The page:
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‘Emily in Paris’ Insult to Chicago Deep Dish Results in Righteous Lou Malnati’s Marketing Ploy

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A Netflix series described deep dish as concrete quiche, and one of the city’s most famous pizzerias protected its brand by sending a news release across the country

A slice of pizza being served from a pan.
“Concrete Quiche” sounds like it played the Metro in the late ‘80s.
Lou Malnati’s/Facebook

Food writers around the country were chuckling in unison this week over a missive sent by one of Chicago’s most popular deep-dish chains, Lou Malnati’s Pizzeria. In the wake of being vapidly slandered by a character in the recently released Netflix show Emily in Paris, the deep-dish icon sent out a formal news release condemning the TV show in no uncertain terms.

The show centers on a Chicago ad executive who moved to Paris. The comments in question describe deep dish as “quiche made of cement.” The writer’s room probably high-fived each other pre-pandemic believing they’d improved upon the often used critique “it’s not pizza, it’s a casserole.” The Tribune’s TV reporter, Tracy Swartz, picked up a story based on Malnati’s news release.

“While the writers of Emily in Paris may not be fans of Deep Dish Pizza or Lou Malnati’s in particular, generations of Chicagoans would strongly disagree,” the news release reads. “Malnati’s is always the first to participate in good-natured banter with pizza lovers from New York or California. However, it feels especially unkind to disparage anyone during these difficult times, given that most restaurants are struggling to hang on.”

Marc Malnati, who’s also defended the valor of deep dish on New York-based the Daily Show, said this in the release: “We’ve been serving Chicago’s favorite deep dish since 1971. When Netflix’s Emily in Paris writers chose to take a shot at Chicagoans and our pizza to try to get a laugh, it felt heartless and not humorous in the midst of COVID-19.”

Writers outside of Chicago, the tourists themselves who have helped pigeonhole Chicago’s culinary contributions, celebrated the pizzeria for calling the TV show out. In a sea of boring submissions, Malnati’s news release stood out as the pizzeria’s marketing staff made sure to blanket journalists coast to coast with the news release. Khushbu Shah, restaurant editor at Food and Wine, declared: “Incredible email to receive. Justice for Lou Malnati’s!!!”

Marketing — like the Emily in Paris press release, which successfully resulted in this post — has been an important component in deep dish’s popularity. Longtime Chicago food writer Kevin Pang wrote in 2018: “Look, I get the appeal of deep-dish pizza, because that’s what decades of a powerful marketing lobby has callused into the minds of non-Chicagoans. I hate to break it to you: It’s tourist food — not that tourist food can’t be delicious — but it’s a dish most Chicagoans stay away from.”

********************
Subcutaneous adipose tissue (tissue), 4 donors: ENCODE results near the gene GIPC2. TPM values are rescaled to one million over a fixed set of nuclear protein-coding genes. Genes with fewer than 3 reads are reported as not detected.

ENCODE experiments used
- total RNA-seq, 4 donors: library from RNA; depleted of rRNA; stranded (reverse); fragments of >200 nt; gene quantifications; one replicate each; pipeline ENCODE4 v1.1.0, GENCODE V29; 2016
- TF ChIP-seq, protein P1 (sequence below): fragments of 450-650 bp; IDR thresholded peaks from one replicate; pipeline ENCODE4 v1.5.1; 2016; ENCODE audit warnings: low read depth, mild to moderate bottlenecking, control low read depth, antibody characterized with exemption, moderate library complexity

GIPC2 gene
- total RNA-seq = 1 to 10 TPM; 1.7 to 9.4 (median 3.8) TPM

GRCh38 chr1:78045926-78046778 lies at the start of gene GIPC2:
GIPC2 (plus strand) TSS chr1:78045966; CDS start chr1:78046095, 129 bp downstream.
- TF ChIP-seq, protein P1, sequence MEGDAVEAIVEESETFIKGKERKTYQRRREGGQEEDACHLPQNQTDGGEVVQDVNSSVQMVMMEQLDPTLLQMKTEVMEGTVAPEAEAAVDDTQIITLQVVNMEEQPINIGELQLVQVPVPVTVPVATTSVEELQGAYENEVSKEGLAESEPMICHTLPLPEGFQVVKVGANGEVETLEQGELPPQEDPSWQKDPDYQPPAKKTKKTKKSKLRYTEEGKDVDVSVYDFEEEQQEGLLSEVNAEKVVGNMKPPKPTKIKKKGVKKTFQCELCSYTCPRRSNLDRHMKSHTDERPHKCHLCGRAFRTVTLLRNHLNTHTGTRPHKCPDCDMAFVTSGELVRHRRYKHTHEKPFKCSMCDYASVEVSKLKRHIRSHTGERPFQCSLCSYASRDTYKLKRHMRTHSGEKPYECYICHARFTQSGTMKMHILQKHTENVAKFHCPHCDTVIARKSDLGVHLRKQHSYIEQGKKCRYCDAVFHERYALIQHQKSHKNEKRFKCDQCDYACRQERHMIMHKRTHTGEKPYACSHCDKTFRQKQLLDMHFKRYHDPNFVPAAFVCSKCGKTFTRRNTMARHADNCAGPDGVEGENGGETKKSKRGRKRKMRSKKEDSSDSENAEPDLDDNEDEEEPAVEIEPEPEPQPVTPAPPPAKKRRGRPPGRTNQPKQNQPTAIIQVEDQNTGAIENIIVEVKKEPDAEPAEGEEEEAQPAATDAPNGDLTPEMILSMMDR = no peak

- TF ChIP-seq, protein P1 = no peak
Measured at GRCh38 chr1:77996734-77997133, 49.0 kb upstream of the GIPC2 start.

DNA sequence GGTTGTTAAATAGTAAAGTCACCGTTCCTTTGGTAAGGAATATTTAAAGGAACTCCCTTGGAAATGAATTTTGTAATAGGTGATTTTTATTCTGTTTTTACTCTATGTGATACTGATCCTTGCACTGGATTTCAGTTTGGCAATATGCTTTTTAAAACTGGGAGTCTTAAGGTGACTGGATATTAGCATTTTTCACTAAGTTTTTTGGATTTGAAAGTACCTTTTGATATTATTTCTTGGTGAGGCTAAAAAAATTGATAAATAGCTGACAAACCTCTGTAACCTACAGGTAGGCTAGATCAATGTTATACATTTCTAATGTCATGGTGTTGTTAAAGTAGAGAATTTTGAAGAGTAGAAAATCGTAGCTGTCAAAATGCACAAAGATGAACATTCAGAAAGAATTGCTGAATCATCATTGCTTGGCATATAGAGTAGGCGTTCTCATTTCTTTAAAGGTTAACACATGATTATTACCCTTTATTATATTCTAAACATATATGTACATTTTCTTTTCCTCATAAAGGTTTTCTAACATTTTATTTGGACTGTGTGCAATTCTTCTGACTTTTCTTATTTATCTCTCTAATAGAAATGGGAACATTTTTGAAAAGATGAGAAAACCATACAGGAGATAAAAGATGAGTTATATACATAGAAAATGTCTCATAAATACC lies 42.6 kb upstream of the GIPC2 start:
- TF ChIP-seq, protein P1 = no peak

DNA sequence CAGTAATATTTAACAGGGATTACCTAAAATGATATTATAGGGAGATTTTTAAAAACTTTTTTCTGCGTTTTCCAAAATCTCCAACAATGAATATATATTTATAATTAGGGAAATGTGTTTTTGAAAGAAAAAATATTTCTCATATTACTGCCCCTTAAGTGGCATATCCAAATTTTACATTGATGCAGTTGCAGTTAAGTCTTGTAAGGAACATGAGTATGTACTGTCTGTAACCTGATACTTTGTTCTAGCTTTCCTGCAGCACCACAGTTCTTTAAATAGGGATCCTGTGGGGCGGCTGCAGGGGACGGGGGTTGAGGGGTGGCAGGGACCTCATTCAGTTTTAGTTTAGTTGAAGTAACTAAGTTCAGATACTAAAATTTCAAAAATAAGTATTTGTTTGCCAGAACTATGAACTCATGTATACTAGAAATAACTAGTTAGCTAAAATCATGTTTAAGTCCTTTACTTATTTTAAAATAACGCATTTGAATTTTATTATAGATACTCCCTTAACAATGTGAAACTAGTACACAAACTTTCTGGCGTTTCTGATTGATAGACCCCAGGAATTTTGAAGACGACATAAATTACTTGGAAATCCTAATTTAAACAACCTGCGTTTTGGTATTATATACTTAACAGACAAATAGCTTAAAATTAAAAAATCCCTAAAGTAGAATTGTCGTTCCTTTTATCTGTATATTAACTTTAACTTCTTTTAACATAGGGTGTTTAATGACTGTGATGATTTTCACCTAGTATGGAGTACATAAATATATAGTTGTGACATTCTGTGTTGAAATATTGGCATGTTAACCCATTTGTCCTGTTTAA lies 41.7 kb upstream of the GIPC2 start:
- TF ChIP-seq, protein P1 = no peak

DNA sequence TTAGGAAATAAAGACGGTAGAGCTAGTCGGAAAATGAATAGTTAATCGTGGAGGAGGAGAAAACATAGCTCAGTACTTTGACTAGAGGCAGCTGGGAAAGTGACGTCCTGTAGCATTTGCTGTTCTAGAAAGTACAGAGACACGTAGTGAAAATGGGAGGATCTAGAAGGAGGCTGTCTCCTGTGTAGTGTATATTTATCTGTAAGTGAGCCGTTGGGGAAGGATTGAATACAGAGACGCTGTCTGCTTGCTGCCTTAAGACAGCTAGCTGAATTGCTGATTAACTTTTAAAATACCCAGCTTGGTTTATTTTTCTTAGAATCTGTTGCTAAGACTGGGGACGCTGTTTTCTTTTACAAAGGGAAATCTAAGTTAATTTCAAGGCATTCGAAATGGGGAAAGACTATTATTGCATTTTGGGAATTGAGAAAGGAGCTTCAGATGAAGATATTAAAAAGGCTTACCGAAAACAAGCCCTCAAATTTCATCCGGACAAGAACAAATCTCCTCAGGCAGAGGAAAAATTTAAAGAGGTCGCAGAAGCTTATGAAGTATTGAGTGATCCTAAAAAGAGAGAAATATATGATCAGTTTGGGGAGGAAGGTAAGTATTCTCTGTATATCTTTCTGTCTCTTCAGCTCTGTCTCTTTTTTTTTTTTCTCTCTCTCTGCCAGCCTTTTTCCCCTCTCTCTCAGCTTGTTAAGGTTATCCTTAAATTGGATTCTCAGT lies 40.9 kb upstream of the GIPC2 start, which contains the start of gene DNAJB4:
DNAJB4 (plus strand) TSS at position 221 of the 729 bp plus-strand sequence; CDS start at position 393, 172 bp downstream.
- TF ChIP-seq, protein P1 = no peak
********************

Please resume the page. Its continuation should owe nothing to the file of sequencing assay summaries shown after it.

Deep dish in its many forms, while consistently satisfying, is a novelty for Chicagoans. Thin-crust tavern-style pizza is less caloric and allows the toppings, like sage- and fennel-heavy sausage, to shine. While both represent Chicago, tavern style conjures up more nostalgia and is what Chicagoans raised in the city (sorry, Schaumburg) consume the most. Lou’s also serves these thin crusts (and they do them very well). But tavern style is also considered a threat to deep-dish dominance.

A few Chicago chefs urged Eater Chicago to ignore the news release, saying it fed into misinformed national perceptions about Chicago (where parachute journalists love to share hot takes). It doesn’t look like show creator Darren Star or any of the writers from Emily in Paris have discernible Chicago roots. Chicagoans shouldn’t care what outsiders think, they say.

John Carruthers, communications manager at Revolution Brewing and thin-crust pizza maestro, lamented the city’s sensitivity: “Everything else is ‘eff you, jagoff — Chicago’s the best!’ Insult a local pizza style and suddenly everyone takes on the wounded pride of a dowager getting pied in the face in a Three Stooges short.”

Suddenly, Chicago felt like the city of slumping shoulders, as the Malnatis allowed a romantic comedy to get under its skin. It’s telling and disappointing. But I can write that as I’m a Chicago native. The rest of you are sensitive jagoffs. Especially, Emily — well, at least her writers.

  • The seductive absurdity of Netflix’s Emily in Paris [Vox]
  • Lou Malnati’s calls ‘Emily in Paris’ deep-dish dig ‘heartless and not humorous’ [Tribune]
  • Watch Lou Malnati’s Forge a Pizza Truce on The Daily Show [ECHI]
  • Where to eat in Chicago if you only have 24 hours in town [The Takeout]
  • Chicago’s 20 Essential Tavern-Style Thin-Crust Pizza Restaurants [ECHI]

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